I was always a history buff, so Cuba held a place in my heart as a country that’s exotic, culturally rich, and frequently fought over. As an aspiring pirate myself, I also admired a deep water port and a decent bluff to guard the entrance. No Caribbean nation has the history and culture that Cuba is blessed with and it always fascinating to me that something so close and interesting was off-limits.
That history comes with downsides. Riding into Havana and looking at the streets, thought “Oh, wow, there’s a lot of work to do here.” While the island is blessed with so many things—culture, climate, people and proximity to the US—and deeply devoid of others, including food and basic necessities.
As a result, the country faces many challenges. Cuba is changing rapidly compared to the last 50 years of history, but it will take a long, concerted effort to bring it up to the pace of the rest of the world. They’ll need to balance progress, expectations, and the emotional and physically capacity to handle these changes.
What’s incredible is that people who have ready access to so little but have already created so much. Since the US embargo, obtaining basic goods has been a challenge for Cubans. The vintage cars over which so many Americans lust are restored and maintained out of necessity, and by some very resourceful and creative Cubans. This is but one illustration of the Cuban resourcefulness and determination, but it goes much further, from innovative offline apps to fantastic ceviche at their newest restaurants.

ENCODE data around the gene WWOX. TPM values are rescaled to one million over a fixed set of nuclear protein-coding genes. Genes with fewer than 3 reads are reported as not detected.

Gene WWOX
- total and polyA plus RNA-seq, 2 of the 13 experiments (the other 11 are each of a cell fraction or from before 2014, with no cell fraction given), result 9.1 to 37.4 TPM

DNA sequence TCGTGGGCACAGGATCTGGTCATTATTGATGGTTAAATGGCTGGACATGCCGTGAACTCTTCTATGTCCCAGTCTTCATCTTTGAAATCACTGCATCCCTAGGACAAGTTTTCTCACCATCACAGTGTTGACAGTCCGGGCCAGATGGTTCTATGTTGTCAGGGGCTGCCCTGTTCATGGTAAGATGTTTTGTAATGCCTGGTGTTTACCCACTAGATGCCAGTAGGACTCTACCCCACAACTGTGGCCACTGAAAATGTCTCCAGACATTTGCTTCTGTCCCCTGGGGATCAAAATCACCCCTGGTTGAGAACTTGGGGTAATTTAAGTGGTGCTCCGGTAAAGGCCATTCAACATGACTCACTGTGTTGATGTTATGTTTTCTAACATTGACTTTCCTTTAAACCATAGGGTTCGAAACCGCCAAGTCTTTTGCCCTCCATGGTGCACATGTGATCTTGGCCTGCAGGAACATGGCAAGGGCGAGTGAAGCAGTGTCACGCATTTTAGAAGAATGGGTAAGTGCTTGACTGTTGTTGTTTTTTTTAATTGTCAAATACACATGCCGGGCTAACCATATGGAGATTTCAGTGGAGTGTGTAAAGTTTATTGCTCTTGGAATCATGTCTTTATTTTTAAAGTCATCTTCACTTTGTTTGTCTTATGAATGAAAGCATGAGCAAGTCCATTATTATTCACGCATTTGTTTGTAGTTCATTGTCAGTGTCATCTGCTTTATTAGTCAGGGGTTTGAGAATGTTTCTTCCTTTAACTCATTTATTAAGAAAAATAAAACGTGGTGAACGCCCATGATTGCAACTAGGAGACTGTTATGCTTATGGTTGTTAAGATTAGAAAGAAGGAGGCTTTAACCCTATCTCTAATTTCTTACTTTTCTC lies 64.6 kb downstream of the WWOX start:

Cubans are talented, intelligent and, in many ways, just like us. They’re innovating like McGuiver, at an amazing level, and every hour of every day. They made me rethink what I thought I knew about the country. I’ve seen this around the world—in Saudi, Syria, Kenya, Egypt, Peru, Ecuador, Thailand—while governments may not align, or even disagree, what I enjoy most is my access with real people, doing real work. It’s so moving, and so thought provoking.
I witnessed the last year of excitement and trepidation in Cuba, and it’s rewarding to see the capabilities of Cubans come alive. The young people, in particular, know what problems can be solved through technology. They’re absorbing information like a sponge, but they’ll need to focus on one big problem that resonates with most Cubans and go solve it with technology.
And if they get bored, they can try to teach an American to dance salsa—we are terrible.
Read more from Miles on his blog Miles to Go.